Whether an encoder is absolute or relative is a physical characteristic of the encoder. It does not matter how the encoder is installed or used. For example, the add-on encoders that Astro-Physics uses are Renishaw absolute encoders. They have what are effectively microscopic codes on the encoder ring that provide 62 million unique addresses around the ring. The read head can determine its position over the encoder ring without have to count ticks. They do not get lost no matter what you do, including power cycling. You do not need to re-zero them. Ever.*
The encoders are installed on AP1100 and AP1600 mounts by attaching to the worm wheel. As long as the clutches remain locked, the mount cannot get lost. If you release the clutches and move the axes, the worm wheel does not turn, so the encoders don't "see" that movement. The new Mach2 installs the encoders on the axes themselves and will "see" movement, regardless of whether the clutches are locked or released. The Mach2 cannot get lost no matter what you do, including releasing the clutches.
The Renishaw encoders are well documented by Renishaw, so there is no need for speculation (I have tried to summarize what's already been thoroughly discussed regarding their use with an Astro-Physics mount). The encoders used in iOptron EC and EC2 mounts are relative encoders and have different characteristics. I am not aware of the manufacturer and don't remember the specs (although some of the specs have been discussed on Cloudy Nights). The encoders used on the 10Micron mounts are proprietary to 10Micron, and I'm not sure how much technical information that they provide.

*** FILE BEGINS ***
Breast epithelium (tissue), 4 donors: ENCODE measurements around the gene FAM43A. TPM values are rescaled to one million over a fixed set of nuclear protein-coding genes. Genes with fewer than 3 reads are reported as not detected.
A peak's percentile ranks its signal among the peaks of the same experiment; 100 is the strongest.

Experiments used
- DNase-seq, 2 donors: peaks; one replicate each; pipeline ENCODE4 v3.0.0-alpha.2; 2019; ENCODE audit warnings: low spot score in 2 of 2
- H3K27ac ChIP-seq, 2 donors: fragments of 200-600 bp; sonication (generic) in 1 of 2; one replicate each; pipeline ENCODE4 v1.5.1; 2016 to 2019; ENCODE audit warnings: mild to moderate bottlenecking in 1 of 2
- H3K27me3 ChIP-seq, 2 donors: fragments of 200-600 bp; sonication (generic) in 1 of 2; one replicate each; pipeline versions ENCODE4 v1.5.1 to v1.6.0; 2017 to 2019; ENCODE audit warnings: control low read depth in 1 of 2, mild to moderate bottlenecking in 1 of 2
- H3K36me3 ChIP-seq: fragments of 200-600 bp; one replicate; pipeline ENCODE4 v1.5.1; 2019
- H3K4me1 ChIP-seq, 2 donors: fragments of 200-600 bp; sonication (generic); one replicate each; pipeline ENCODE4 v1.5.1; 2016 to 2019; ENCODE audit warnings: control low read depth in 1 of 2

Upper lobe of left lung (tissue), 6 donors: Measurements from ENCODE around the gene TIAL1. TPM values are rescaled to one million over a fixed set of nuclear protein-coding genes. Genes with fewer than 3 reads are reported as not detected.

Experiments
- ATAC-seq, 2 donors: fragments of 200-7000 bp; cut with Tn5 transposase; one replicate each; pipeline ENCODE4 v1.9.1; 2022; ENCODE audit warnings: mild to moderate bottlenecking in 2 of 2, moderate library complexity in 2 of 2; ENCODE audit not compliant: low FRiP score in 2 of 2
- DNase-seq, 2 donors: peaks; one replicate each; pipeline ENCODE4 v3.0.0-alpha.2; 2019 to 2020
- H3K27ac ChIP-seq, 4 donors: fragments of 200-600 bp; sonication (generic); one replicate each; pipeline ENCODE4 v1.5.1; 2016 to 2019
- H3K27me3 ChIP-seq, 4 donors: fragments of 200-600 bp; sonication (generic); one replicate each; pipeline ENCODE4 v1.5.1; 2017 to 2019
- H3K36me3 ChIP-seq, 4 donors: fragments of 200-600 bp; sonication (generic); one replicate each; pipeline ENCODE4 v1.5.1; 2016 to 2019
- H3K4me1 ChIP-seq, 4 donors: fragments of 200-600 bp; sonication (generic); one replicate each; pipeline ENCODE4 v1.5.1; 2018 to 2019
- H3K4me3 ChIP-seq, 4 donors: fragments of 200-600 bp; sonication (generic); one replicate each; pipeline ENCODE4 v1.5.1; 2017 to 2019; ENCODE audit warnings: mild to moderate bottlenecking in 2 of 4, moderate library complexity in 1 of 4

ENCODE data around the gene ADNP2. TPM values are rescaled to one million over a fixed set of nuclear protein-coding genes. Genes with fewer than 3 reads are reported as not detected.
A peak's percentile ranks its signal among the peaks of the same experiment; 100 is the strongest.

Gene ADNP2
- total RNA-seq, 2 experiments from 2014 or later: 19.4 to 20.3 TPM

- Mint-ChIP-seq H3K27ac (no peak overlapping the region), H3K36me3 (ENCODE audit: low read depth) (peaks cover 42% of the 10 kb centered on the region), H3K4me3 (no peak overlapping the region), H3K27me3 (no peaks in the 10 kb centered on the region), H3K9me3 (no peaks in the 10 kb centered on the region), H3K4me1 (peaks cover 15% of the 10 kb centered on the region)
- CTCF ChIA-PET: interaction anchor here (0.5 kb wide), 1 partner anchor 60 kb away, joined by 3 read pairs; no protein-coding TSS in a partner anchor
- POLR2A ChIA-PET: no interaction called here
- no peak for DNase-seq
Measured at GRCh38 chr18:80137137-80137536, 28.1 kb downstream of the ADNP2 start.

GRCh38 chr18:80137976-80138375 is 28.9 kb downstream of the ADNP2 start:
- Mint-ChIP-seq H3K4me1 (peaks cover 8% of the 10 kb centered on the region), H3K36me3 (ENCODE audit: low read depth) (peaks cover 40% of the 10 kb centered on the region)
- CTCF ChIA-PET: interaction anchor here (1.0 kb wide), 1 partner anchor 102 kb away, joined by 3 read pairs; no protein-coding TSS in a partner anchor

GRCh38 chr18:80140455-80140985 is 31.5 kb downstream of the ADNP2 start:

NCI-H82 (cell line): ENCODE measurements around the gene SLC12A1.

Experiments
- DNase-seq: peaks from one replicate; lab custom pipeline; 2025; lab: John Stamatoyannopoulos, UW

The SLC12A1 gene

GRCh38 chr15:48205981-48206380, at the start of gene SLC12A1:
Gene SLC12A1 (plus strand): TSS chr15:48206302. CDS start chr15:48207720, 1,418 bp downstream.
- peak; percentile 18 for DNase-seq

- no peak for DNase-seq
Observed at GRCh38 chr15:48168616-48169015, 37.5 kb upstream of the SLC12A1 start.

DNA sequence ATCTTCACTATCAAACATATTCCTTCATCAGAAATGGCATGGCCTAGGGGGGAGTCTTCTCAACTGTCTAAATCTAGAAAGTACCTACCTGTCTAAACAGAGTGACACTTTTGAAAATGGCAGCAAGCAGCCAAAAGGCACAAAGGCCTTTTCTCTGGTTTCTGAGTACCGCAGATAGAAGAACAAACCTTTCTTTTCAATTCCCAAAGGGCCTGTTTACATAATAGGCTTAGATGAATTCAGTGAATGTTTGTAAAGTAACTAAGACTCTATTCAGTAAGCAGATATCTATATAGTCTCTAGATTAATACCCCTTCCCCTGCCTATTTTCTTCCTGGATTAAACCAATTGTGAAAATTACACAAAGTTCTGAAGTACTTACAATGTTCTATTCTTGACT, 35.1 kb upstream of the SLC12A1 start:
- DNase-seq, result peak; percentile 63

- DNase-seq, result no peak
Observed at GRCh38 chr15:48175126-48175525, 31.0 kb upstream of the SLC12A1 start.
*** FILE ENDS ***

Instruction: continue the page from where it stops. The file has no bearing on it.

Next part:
I am not familiar with the machining world or language at all. I only know what I know about the encoders used on the Astro-Physics mounts because this stuff has been hashed out a number of times, both here on Cloudy Nights, and also on the Astro-Physics user group, complete with references to the Renishaw data sheets. I also know the behavior of the Renishaw absolute encoders on an Astro-Physics mount because I own an absolute encoder-equipped AP1600.
I'm sorry that this has gone way, way beyond the point that OP raised at the start of the thread, but there are lots of statements above that are just plain wrong - specifically in the context of high resolution encoders used on astronomical mounts.
* Note that Astro-Physics does have a utility that is used to "home" the encoders. This is not because the encoders require it. It is because of how the encoders don't "see" movement of the axes with the clutches released. The purpose is to establish the position of the axes relative to the worm wheel (the worm wheel is tracked by the encoder). This utility does not apply to the Mach2 because the encoders are directly attached to the axes, as above.